After the grueling three-week race, Hindley says his focus will be on the world championships, with Australia set to host the event for the first time since 2010, when it was held in Geelong and Melbourne.
However, he will have to wait for selection to represent Australia, which he does not take for granted.
“I think everyone in the team will be worthy of this selection and I think they will bring a classy team to the race, so – hopefully – I can be there.
“If I can be there and wear the green and the gold at Wollongong, that would really be a once-in-a-career kind of race. That would be really good.”
The Western Australian government has also announced that it will seek to give Hindley a hero’s welcome for the Giro d’Italia winner.
“A lot of people have asked me what I think is good, and I think a big ride or something would be good, because then everyone can get involved: kids, parents, anyone who wants to let off steam can do a bit of a ride and it would be nice to see all those people who have been supporting me as well,” Hindley said.
“I think if we did something like that it would be really good.”
Although Hindley is not taking part in the Tour de France this month, he is already in his sights for next year.
“It’s really difficult to manage this physical load… next year I would really like to go on the Tour,” he said.
“Whether it’s helping someone else in the team or going for the result myself, so be it.
“But I would really like to go out there and take all the experience and learn as much as I can, and also see what I can do at this highest level of cycling because it’s the pinnacle of our sport… I don’t I’ve done it before but I really want to do it.”
Hindley cites Cadel and Porte as cycling idols
After winning the Giro d’Italia this year – one place better than his podium in 2020 – Hindley reaffirmed his name among Australia’s road cycling elite, with Cadel Evans, Richie Porte and Jack Haig the only men to win. be placed on a grand tour podium.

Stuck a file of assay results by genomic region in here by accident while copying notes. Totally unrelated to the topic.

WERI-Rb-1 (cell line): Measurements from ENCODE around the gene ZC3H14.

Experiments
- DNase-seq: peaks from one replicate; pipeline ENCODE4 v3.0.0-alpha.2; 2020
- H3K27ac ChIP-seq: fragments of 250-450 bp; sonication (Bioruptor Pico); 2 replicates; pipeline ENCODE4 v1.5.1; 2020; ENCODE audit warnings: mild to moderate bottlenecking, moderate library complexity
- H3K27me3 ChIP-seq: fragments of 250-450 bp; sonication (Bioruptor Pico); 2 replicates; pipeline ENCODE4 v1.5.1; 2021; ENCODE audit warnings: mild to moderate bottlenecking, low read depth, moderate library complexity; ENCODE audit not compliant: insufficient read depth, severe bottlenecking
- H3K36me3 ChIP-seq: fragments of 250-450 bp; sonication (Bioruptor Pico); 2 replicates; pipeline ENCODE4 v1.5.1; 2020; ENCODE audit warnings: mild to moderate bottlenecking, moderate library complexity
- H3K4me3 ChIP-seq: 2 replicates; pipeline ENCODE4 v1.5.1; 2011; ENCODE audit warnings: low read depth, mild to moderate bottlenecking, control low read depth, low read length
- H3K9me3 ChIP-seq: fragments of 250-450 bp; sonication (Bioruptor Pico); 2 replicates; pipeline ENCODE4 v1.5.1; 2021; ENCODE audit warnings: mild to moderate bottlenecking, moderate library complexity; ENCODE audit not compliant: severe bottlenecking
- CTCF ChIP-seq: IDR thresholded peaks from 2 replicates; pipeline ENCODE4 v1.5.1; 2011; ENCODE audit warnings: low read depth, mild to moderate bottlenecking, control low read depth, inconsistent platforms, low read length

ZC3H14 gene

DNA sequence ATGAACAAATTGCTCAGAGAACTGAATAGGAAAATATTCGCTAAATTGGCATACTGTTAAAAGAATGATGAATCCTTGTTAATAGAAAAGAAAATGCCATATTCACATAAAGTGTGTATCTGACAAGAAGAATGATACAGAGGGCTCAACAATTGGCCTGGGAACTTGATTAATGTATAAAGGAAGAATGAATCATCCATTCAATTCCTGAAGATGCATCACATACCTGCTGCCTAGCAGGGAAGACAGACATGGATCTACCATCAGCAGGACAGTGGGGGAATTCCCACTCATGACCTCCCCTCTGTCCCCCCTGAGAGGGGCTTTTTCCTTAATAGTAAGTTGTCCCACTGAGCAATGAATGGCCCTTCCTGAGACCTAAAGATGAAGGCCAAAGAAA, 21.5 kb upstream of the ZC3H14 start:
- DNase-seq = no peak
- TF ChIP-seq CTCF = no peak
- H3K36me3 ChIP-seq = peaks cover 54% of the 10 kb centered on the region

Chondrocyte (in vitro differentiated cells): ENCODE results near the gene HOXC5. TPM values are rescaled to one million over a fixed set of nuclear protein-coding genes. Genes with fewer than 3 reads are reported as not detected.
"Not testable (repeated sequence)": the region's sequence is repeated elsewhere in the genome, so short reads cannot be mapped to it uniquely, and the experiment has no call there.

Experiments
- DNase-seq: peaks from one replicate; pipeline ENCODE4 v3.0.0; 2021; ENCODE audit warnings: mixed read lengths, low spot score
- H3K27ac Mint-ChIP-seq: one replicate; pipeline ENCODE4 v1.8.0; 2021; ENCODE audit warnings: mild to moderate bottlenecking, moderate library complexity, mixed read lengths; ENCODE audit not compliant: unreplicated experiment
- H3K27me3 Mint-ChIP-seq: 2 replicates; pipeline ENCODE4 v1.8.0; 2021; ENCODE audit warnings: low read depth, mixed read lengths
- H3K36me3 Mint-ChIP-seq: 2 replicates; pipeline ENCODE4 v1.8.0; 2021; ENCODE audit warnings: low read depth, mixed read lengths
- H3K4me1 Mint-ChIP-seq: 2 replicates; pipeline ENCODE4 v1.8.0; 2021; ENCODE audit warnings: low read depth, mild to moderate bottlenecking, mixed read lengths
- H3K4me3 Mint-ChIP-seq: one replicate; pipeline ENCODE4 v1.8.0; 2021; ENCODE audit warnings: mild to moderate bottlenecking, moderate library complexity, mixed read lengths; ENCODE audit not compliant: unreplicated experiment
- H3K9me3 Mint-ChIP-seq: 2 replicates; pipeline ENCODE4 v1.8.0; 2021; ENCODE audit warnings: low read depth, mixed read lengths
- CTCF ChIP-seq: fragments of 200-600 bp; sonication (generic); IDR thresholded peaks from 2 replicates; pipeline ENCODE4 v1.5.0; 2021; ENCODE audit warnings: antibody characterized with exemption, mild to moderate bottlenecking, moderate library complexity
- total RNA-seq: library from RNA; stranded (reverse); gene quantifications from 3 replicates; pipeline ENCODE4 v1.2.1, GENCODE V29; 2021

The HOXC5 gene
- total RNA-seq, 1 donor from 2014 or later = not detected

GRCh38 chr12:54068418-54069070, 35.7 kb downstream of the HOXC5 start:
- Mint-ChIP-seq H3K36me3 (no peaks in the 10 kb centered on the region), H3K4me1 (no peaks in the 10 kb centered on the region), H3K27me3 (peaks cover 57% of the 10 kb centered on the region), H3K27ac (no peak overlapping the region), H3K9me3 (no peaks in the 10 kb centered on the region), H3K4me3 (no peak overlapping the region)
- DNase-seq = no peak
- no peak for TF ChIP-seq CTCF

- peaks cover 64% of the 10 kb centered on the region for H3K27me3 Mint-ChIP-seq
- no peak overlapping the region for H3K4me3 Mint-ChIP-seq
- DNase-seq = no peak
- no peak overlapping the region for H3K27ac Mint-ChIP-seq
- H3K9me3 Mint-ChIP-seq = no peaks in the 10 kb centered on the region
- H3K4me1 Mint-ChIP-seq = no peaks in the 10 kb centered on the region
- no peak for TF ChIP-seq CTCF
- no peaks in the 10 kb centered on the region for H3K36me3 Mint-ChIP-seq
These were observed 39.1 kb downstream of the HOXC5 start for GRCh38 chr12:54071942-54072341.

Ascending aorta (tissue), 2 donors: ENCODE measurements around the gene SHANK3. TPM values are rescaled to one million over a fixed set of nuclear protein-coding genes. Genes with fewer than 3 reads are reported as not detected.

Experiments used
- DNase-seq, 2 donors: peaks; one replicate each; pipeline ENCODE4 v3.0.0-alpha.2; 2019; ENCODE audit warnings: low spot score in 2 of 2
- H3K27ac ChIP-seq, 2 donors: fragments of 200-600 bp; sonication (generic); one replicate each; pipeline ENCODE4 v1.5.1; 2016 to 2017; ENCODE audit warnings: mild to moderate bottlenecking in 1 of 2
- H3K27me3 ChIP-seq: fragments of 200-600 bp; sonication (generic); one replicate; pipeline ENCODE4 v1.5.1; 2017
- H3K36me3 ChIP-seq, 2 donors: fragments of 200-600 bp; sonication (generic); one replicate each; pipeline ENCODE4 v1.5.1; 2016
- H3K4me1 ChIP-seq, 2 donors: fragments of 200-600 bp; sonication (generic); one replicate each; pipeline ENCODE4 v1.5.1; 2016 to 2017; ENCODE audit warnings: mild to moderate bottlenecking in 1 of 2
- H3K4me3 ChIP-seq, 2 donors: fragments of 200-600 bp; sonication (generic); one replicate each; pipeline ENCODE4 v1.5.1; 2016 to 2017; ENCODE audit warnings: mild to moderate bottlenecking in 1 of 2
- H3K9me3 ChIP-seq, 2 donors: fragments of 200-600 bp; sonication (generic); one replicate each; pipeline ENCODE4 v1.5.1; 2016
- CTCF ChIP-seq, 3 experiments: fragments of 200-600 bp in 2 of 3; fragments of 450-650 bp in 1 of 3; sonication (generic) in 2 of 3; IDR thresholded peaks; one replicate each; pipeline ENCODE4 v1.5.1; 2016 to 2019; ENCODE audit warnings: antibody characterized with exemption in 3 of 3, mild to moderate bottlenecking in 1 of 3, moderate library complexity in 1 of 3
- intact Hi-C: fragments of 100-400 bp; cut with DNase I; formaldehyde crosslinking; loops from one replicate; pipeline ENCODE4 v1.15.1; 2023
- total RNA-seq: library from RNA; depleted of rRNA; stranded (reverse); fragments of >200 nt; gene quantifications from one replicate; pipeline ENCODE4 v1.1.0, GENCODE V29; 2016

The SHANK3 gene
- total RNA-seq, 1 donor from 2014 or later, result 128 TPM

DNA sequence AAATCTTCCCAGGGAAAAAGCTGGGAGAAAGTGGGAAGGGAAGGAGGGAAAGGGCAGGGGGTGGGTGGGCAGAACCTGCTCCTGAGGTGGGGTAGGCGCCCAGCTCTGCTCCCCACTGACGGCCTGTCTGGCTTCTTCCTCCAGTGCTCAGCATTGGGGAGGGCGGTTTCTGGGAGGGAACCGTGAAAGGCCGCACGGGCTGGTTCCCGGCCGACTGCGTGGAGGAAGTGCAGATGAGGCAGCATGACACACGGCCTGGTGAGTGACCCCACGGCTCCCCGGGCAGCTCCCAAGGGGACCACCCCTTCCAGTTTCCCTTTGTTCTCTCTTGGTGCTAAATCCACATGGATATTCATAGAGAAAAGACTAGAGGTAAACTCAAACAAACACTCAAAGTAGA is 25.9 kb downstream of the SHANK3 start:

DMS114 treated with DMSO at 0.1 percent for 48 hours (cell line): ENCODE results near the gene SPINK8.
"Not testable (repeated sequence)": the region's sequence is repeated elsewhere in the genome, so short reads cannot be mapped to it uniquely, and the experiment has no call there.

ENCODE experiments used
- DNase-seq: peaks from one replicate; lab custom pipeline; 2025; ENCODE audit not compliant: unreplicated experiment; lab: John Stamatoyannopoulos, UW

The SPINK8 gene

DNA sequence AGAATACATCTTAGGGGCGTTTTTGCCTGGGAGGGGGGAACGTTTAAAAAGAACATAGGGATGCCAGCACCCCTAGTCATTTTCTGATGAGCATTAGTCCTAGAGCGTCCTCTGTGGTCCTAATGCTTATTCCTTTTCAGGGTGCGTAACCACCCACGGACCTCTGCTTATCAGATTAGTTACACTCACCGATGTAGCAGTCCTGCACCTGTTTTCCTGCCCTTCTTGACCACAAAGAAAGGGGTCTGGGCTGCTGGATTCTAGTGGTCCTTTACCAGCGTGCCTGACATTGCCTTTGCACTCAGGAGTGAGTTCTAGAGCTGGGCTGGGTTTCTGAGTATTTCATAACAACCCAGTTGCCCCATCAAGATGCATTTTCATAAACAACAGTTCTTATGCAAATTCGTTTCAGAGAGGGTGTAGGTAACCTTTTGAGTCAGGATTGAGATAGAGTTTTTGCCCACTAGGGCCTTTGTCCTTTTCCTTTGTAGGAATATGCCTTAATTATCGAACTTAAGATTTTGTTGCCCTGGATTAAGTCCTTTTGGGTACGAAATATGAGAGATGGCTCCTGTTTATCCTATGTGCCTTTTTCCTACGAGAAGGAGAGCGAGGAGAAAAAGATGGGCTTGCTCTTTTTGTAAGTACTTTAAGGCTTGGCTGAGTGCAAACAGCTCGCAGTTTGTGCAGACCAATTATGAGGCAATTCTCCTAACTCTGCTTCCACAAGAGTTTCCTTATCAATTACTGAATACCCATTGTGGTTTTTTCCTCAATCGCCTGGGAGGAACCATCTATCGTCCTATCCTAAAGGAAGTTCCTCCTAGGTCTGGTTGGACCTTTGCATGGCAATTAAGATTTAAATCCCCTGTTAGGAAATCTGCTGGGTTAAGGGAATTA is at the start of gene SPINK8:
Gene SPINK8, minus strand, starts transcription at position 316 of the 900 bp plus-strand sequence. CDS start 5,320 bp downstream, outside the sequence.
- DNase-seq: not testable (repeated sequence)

When pressed for his place among these names, he is humble.
“All these old pioneers of Australian sport that I really look up to,” Hindley said.
“Especially guys like Richie and Cadel, when you look at them, they’re exceptional drivers.”
Hindley added that Australian camaraderie was something that could not be taken for granted in sport, including camaraderie, respect and a supportive environment of mentors and idols.
“I spoke to Cadel, really for the first time, a few years ago when I was second in the Giro. He sent me a very nice message before the [time trial]. He had been in situations like this before, and he reached out and told me that if I needed someone to talk to, he would always be there.
“It’s really special. I don’t think you get that in too many other sports.
“It’s really good to have the support of those guys too, because they were my idols.”
For now, however, Hindley is still proud of his success in Europe.
“I think I still have a few more bike races to win to be in the same category as those guys, but yeah it’s really good to be the first Australian to win the Giro,” he said. -he declares.
“Having my name in the history books is really cool, but I still have a lot of work to do with these guys. Still a little while for that to happen.”